TACTICS TO COMBAT RISING FOOD & OPERATIONS COSTSWARREN DIETEL, CEO, PUFF ‟N STUFF CATERING, ORLANDO & TAMPA, FL GREG KARL, PRESIDENT, EPICUREAN CULINARY GROUP, DENVER, CO JIM ZILLI, CEO, ZILLI HOSPITALITY GROUP, WAUKESHA, WI
TACTICS TO COMBAT RISING FOOD ANDOPERATIONS COSTSIt is a fact of life that food and operations costs continue to rise. Thefinancial squeeze between the retail price and the cost of food andoperations often results in a reduction of bottom line profits. In today‟ssession we share a number of our best practices for combating theserising costs while protecting and increasing margin. Develop standardized systems to reduce costly waste Use menu engineering when designing cost-effective menus Determine true production and overhead costs Different factors to consider when strategically raising prices Effective purchasing practices Presentation available at: http://www.slideshare.net/WarrenDietel
DEVELOP STANDARDIZED SYSTEMS TO REDUCE COSTLY WASTE
BUILD A SYSTEMS-FOCUSED TEAM Quality Control Team • Involve all department managers • Meet weekly • Focus on top 3-5 goals per department • Take ownership & report minutes • Director of Purchasing • Identifies cost effective items • Looks forward to both short & long term needs • Educates sales – promotions, new recipes, A-B-C list
QUALITY CONTROL TEAM• Form an executive team focused on quality• Develop Food and Service Standards – every member looking out for quality, hospitality and service.• Involve the team in full strategic plan - Great for culture.• Helps waste with hours, safety, efficiency of decision making, four eyes on each event• Entire company knows who the QC Team is.• Review food before departure
REPORTING: WORK SMARTER, NOT HARDERVelocity Reports• MPM velocity report by menu item• Friday report by month, YTD, by concept• Pricing & purchasing strategy directionPEAR Report “Post Event Analysis Report”• Caption completes 8-9 pages• Average portion/person• What was returned? (Interview Dishwashers, look at garbage)• Cost out party after the fact to measure GOP
80/20 RULE• 80% of your business comes from 20% of your clients (75/25) – focus on those clients• Charging for tastings now to those clients who don‟t hit our 75/25• 80% of your sales come from 20% of your menu items – study what sells and what doesn‟t.• Be efficient and price items higher that sell.
EFFICIENT TEAMSBlend food & labor costs • Labor is a significant portion of menu cost • Example: Lobster is a high food cost, low labor costUtilize technology to: • Scale recipes & prep • Determine required itemsLeverage small efficiencies • How many chefs chop parsley each day? • Consider offering screw top wine
Epicurean used over11,000 pounds of beef tenderloin in 2012
Use Transglutaminase for a cost of $13 per poundFancy word for Meat Glue, but it is better than it sounds!
Cryovac Everything!It‟s not just for meat anymore
PRESERVING THE „SERVE LIFE‟ OF YOURPRODUCT• Returned event food, can be made into small plates, apps, stocks, sauces• Sautee & freeze Spinach/Greens in advance to save time• Fish can be turned into Tacos, Lobster Meatballs
Create hors d‟oeuvres based on your typical waste Leftover and end products of Cheese, Beef, Fish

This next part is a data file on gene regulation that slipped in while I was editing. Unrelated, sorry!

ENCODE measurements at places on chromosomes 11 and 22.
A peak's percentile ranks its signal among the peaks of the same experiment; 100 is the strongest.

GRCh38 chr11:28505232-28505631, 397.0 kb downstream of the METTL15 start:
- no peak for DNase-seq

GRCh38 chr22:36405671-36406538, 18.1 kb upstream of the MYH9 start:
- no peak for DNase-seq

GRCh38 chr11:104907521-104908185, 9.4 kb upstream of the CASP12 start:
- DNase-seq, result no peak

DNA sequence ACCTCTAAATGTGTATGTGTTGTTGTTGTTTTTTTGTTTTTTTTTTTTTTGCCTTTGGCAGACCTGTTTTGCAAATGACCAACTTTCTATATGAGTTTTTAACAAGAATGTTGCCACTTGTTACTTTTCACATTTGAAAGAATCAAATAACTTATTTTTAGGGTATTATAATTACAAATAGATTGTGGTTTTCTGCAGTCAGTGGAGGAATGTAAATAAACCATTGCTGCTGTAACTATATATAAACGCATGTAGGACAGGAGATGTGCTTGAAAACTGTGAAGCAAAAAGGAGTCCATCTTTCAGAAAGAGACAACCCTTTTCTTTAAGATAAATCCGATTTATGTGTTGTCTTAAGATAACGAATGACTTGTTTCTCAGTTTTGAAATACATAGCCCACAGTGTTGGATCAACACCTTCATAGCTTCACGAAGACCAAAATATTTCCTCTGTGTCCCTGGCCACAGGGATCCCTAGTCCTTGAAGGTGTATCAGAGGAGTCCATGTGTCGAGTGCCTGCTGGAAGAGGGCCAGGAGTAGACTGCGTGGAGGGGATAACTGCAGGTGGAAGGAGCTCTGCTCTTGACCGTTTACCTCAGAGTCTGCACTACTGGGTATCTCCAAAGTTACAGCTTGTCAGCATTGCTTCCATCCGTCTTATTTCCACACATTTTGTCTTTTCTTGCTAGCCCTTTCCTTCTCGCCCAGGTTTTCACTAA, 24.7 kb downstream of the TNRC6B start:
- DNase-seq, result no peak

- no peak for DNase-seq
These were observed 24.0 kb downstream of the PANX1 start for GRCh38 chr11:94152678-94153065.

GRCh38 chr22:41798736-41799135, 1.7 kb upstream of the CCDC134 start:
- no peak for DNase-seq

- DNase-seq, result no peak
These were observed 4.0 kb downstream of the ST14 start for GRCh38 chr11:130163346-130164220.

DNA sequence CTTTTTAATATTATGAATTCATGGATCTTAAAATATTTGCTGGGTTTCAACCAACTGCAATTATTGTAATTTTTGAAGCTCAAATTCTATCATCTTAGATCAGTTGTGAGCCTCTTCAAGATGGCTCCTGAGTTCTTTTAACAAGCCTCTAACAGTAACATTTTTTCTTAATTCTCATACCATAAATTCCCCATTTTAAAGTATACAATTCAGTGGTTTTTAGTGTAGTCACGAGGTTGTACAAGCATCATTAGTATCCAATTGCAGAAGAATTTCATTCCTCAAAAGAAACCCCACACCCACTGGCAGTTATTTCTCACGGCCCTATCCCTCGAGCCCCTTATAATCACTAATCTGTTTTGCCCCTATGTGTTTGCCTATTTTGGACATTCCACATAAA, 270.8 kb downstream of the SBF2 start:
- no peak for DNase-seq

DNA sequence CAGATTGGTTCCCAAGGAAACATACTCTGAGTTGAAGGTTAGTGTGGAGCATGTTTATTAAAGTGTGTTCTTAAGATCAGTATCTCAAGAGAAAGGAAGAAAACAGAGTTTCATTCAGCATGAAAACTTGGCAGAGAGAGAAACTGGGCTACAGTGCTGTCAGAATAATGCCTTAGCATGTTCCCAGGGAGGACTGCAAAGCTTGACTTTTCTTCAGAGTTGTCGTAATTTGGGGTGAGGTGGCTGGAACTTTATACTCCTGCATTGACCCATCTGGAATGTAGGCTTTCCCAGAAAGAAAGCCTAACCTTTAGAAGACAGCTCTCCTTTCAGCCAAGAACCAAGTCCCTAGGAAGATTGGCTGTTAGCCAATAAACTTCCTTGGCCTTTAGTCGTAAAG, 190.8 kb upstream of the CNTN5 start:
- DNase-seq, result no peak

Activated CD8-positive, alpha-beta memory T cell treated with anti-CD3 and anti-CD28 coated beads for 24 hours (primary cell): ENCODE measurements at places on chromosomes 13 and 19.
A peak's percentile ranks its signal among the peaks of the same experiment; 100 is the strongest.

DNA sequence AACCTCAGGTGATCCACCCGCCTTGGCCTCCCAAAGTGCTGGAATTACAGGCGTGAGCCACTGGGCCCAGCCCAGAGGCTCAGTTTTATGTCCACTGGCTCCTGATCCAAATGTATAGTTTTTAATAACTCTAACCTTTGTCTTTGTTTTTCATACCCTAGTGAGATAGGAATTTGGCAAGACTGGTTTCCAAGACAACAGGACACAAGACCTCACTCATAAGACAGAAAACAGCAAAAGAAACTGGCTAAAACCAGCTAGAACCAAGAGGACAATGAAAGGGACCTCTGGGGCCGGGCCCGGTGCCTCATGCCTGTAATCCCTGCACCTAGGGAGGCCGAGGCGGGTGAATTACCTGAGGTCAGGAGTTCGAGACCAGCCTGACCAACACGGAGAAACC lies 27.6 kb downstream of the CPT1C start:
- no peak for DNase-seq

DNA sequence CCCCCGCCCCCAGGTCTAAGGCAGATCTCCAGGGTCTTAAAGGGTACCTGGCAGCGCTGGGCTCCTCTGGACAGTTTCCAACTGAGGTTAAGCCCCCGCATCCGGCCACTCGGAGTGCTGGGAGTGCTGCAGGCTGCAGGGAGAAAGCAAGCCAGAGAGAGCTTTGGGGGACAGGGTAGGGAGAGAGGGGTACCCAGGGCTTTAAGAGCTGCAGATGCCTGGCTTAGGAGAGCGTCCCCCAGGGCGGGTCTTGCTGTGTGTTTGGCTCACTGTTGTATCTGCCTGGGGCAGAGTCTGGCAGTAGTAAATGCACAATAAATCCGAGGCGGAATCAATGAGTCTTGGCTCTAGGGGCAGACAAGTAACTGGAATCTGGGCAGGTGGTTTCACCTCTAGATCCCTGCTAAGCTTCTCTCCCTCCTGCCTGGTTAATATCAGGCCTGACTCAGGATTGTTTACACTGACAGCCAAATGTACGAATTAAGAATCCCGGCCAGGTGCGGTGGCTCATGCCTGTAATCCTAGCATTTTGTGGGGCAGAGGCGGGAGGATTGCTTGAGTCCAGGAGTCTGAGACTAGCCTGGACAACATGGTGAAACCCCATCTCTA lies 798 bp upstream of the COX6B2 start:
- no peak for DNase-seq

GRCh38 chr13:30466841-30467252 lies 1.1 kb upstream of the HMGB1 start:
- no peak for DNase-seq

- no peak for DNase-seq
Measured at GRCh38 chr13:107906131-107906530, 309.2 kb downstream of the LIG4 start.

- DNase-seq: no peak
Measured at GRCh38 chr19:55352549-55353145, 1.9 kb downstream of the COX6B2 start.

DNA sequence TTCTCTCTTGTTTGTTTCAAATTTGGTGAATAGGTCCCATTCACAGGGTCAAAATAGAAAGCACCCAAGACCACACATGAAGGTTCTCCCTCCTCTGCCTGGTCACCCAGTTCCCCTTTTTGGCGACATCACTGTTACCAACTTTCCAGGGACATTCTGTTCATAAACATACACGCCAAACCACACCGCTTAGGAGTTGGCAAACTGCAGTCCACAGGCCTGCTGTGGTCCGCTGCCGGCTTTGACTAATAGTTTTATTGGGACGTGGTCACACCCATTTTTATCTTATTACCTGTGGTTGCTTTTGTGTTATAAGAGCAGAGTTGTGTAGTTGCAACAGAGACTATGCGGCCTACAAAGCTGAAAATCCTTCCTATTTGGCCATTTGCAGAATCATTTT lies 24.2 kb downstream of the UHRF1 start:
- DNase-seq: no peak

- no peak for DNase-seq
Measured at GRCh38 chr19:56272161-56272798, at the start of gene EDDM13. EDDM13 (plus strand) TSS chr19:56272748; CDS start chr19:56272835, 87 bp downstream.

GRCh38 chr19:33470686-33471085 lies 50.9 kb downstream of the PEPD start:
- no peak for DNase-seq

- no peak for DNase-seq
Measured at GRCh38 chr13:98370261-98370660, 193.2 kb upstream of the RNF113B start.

Selling: Hors d‟oeuvresoffer a mouthful of profitFull Quantities of each @ 4 Bites & Adjusted Quantities of each @ 4 bites
Grow a GardenEpicurean purchased no herbs in the 2012 season. Grow what you use!Great marketing and sales tool to demonstrate fresh product.
WHAT IS MENU ENGINEERING?• Designing Menus for in-season foods• When food is in-season, what can you make, can or cryovac?• When designing a Seasonal Menu, Seated Dinner or Suite Experience – design for use of same product throughout the menu to reduce the amount of items to purchase and prep labor.• Considering labor intensive vs. labor efficient menu items
STREAMLINE YOUR MENUSThe Basics:• Avoid too much variety and menu waste• Train to prepare low volume purchases• Tenderloin – Sirloin – Rib eye• Cut to first Tenderloin, even if it‟s a smaller portion• Custom proposalsBonus:• Put more expensive Items at end of buffet on the left• Less people tend to eat these items
PRACTICE PORTIONCONTROL• Understand your clientele • Rural people • Women drink coffee, men indulge in protein• Portion vs. production waste
Quantities: Tricks of the Trade Chef/Management is allowed to reduce quantities based on knowledge of events or guest counts. Guests Go Right – for station events, put more expensive items to the left and reduce quantities.
VALUE ENGINEERING• Start with a common item/sauce/ concept for variations• High-end menu items can be tailored for the appropriate course and portion size • Lobster Mac „n Cheese = 7 service options • Hors d‟oeuvre (2), buffet, plated, family style & action stations (2)• Find a winning balance between budget and brilliance!
LOBSTER MAC „N CHEESE Lobster Mac „n Cheese is a richinterpretation of a classic comfort food. This dish debuted on our menu an a luxurious hors d‟oeuvre Chef Bar combining fresh Maine lobster meat,savory pasta, Prosciutto de Parma, petit pois, and rich cream in a decadent eighty pound Grana Padana cheese wheel. The finished dish is garnished with a basil leaf and presented to delighted guests on a crisp Cheddar and Edam cheese tuile.
Options 1 & 2: Hors d‟Oeuvre• Smallest portion sizes• Tray passed• Perfect for large groups
OPTION 3: BUFFET• Medium portion size• Cost effective service style• Presented in chaffing dish